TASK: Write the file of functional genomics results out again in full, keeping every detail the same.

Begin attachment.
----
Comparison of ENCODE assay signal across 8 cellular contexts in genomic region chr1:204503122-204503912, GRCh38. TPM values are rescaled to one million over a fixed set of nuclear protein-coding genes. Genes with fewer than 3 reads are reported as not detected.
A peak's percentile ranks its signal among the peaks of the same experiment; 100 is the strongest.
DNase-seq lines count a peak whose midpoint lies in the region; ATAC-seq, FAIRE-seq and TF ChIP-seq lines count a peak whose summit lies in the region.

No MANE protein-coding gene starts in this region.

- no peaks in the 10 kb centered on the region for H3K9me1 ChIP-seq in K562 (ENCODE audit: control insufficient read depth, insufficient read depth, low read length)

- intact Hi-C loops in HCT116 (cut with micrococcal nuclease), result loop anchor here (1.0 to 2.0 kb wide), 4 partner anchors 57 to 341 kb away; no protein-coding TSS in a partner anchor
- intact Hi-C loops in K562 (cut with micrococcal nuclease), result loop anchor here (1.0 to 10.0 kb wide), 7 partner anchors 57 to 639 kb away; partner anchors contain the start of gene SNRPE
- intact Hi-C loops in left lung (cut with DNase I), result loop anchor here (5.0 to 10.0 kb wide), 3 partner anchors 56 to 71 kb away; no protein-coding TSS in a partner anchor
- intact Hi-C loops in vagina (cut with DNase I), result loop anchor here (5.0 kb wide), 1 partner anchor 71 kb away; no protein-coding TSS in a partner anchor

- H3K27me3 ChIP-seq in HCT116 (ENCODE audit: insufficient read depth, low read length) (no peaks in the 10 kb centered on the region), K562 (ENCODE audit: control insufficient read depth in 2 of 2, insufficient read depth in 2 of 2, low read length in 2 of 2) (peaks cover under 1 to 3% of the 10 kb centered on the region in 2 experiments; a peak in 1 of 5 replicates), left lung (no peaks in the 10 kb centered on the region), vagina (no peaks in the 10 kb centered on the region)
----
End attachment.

Comparison of ENCODE assay signal across 8 cellular contexts in genomic region chr1:204503122-204503912, GRCh38. TPM values are rescaled to one million over a fixed set of nuclear protein-coding genes. Genes with fewer than 3 reads are reported as not detected.
A peak's percentile ranks its signal among the peaks of the same experiment; 100 is the strongest.
DNase-seq lines count a peak whose midpoint lies in the region; ATAC-seq, FAIRE-seq and TF ChIP-seq lines count a peak whose summit lies in the region.

No MANE protein-coding gene starts in this region.

- no peaks in the 10 kb centered on the region for H3K9me1 ChIP-seq in K562 (ENCODE audit: control insufficient read depth, insufficient read depth, low read length)

- intact Hi-C loops in HCT116 (cut with micrococcal nuclease), result loop anchor here (1.0 to 2.0 kb wide), 4 partner anchors 57 to 341 kb away; no protein-coding TSS in a partner anchor
- intact Hi-C loops in K562 (cut with micrococcal nuclease), result loop anchor here (1.0 to 10.0 kb wide), 7 partner anchors 57 to 639 kb away; partner anchors contain the start of gene SNRPE
- intact Hi-C loops in left lung (cut with DNase I), result loop anchor here (5.0 to 10.0 kb wide), 3 partner anchors 56 to 71 kb away; no protein-coding TSS in a partner anchor
- intact Hi-C loops in vagina (cut with DNase I), result loop anchor here (5.0 kb wide), 1 partner anchor 71 kb away; no protein-coding TSS in a partner anchor

- H3K27me3 ChIP-seq in HCT116 (ENCODE audit: insufficient read depth, low read length) (no peaks in the 10 kb centered on the region), K562 (ENCODE audit: control insufficient read depth in 2 of 2, insufficient read depth in 2 of 2, low read length in 2 of 2) (peaks cover under 1 to 3% of the 10 kb centered on the region in 2 experiments; a peak in 1 of 5 replicates), left lung (no peaks in the 10 kb centered on the region), vagina (no peaks in the 10 kb centered on the region)